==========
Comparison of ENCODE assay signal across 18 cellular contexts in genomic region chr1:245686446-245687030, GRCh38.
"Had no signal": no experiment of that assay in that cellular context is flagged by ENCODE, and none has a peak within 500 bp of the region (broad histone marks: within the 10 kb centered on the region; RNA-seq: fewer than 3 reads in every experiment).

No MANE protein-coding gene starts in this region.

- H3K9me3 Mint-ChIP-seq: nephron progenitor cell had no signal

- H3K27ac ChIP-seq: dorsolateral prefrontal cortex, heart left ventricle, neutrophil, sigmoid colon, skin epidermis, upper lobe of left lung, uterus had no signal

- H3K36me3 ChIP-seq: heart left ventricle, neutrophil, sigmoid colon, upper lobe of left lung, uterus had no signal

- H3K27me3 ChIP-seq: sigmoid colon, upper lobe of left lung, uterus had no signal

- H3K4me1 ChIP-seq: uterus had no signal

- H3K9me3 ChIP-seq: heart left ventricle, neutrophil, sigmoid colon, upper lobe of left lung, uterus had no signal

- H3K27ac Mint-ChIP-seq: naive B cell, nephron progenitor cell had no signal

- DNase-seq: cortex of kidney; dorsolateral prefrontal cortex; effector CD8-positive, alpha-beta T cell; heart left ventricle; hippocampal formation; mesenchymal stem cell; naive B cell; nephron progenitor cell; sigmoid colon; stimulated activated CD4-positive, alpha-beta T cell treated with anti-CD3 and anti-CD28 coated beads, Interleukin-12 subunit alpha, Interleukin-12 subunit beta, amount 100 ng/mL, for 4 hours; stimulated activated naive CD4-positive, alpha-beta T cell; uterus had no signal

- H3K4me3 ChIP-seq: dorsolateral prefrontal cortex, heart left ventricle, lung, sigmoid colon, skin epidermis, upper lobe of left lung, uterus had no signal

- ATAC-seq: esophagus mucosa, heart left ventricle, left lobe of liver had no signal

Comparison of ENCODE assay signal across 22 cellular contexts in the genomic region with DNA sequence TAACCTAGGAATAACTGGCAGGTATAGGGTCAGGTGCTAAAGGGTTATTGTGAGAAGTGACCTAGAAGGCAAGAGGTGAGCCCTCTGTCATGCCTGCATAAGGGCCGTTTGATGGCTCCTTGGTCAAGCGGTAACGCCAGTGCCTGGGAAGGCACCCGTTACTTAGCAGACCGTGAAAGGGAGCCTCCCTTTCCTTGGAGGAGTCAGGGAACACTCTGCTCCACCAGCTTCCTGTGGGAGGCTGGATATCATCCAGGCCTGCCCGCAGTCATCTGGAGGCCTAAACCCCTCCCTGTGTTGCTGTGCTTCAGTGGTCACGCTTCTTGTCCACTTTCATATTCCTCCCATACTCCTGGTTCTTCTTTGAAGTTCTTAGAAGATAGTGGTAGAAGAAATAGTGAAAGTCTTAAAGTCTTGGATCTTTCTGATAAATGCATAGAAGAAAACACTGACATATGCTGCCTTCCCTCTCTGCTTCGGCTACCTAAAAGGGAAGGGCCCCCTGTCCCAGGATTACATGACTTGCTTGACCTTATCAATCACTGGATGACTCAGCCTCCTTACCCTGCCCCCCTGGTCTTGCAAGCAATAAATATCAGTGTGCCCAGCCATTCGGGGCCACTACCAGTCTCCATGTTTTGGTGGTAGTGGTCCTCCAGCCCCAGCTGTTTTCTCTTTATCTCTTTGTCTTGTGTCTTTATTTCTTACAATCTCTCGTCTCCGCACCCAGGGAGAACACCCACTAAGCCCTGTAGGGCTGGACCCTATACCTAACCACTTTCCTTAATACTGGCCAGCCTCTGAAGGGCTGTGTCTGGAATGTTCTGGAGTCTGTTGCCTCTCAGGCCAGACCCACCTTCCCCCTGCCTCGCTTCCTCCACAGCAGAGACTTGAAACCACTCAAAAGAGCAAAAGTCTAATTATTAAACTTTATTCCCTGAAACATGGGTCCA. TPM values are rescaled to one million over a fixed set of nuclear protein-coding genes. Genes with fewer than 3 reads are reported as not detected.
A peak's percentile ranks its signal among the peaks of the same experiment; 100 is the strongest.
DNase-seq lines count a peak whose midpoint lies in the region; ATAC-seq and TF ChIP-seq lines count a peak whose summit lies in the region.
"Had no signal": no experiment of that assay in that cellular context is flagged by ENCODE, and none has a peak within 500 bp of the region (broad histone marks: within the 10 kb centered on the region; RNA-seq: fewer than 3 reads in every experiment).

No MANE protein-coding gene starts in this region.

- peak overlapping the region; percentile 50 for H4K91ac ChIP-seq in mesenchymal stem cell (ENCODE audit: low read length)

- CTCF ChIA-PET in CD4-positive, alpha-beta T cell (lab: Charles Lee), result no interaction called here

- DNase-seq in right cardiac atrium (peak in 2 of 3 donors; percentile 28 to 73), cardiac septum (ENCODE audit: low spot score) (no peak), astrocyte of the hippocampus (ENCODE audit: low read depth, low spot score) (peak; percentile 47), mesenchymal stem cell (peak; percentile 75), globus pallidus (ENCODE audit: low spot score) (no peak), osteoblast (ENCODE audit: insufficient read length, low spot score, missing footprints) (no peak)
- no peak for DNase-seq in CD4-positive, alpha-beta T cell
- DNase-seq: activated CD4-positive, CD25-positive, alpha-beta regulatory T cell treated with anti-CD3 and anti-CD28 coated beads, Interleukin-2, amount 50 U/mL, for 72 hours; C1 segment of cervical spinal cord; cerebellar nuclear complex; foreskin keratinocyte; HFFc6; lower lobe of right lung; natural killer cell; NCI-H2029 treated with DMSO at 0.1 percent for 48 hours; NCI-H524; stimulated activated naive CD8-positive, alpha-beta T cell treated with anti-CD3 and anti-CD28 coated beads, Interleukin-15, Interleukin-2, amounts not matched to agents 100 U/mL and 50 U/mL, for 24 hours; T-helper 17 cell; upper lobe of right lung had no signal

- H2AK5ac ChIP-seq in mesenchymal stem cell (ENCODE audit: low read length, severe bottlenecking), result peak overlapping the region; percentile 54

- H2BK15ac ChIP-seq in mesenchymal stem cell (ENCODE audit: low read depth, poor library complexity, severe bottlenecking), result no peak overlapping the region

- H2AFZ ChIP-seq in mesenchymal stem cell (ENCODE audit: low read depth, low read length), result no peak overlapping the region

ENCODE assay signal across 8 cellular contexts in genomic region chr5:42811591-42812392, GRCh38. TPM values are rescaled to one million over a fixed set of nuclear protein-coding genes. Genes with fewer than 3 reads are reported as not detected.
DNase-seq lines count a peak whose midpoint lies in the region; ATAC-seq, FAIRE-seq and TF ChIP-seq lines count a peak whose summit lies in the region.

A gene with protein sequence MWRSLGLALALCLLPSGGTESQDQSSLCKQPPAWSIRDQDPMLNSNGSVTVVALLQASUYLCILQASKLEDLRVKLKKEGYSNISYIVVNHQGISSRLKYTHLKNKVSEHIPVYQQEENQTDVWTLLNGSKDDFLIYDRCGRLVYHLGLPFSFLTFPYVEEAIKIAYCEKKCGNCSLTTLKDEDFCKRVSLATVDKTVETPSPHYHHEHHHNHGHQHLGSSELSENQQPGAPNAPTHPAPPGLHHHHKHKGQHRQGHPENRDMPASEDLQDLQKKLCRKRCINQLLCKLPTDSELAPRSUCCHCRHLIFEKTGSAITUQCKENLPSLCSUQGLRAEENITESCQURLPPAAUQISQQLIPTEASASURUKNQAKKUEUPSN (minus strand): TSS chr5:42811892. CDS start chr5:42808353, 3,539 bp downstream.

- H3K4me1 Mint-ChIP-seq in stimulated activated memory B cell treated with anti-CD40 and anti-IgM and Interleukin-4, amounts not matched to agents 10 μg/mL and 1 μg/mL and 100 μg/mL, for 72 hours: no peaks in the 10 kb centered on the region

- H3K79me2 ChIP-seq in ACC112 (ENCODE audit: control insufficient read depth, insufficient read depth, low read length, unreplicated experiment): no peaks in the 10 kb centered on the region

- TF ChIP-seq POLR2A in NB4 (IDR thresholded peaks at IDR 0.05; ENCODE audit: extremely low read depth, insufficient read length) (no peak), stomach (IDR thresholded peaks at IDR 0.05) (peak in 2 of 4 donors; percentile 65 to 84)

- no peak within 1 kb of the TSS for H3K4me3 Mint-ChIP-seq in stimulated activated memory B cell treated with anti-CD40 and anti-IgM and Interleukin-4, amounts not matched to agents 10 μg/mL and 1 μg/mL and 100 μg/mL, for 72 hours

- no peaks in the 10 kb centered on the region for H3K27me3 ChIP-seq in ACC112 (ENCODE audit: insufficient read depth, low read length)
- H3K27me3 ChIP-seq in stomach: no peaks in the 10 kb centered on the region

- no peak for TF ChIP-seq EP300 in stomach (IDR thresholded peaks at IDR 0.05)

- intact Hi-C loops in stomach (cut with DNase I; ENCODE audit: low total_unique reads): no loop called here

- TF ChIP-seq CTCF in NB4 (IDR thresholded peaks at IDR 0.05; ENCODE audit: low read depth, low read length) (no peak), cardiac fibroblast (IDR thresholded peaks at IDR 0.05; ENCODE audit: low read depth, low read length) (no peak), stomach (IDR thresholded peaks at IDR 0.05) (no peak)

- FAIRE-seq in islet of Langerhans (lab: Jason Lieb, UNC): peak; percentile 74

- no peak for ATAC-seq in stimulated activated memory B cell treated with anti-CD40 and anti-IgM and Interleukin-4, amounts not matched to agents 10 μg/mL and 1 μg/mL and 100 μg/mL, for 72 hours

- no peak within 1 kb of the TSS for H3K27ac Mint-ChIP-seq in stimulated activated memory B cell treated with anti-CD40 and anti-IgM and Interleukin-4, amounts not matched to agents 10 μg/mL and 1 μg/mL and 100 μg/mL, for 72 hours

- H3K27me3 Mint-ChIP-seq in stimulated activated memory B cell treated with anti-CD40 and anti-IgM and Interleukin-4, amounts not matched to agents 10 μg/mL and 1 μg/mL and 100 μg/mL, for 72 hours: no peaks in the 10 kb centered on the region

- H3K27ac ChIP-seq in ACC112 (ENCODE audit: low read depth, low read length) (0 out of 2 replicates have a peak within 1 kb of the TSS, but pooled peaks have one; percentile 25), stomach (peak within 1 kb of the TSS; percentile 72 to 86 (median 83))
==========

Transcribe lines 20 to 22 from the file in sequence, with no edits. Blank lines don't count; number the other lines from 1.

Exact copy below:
- CTCF ChIA-PET in CD4-positive, alpha-beta T cell (lab: Charles Lee), result no interaction called here

- DNase-seq in right cardiac atrium (peak in 2 of 3 donors; percentile 28 to 73), cardiac septum (ENCODE audit: low spot score) (no peak), astrocyte of the hippocampus (ENCODE audit: low read depth, low spot score) (peak; percentile 47), mesenchymal stem cell (peak; percentile 75), globus pallidus (ENCODE audit: low spot score) (no peak), osteoblast (ENCODE audit: insufficient read length, low spot score, missing footprints) (no peak)
- no peak for DNase-seq in CD4-positive, alpha-beta T cell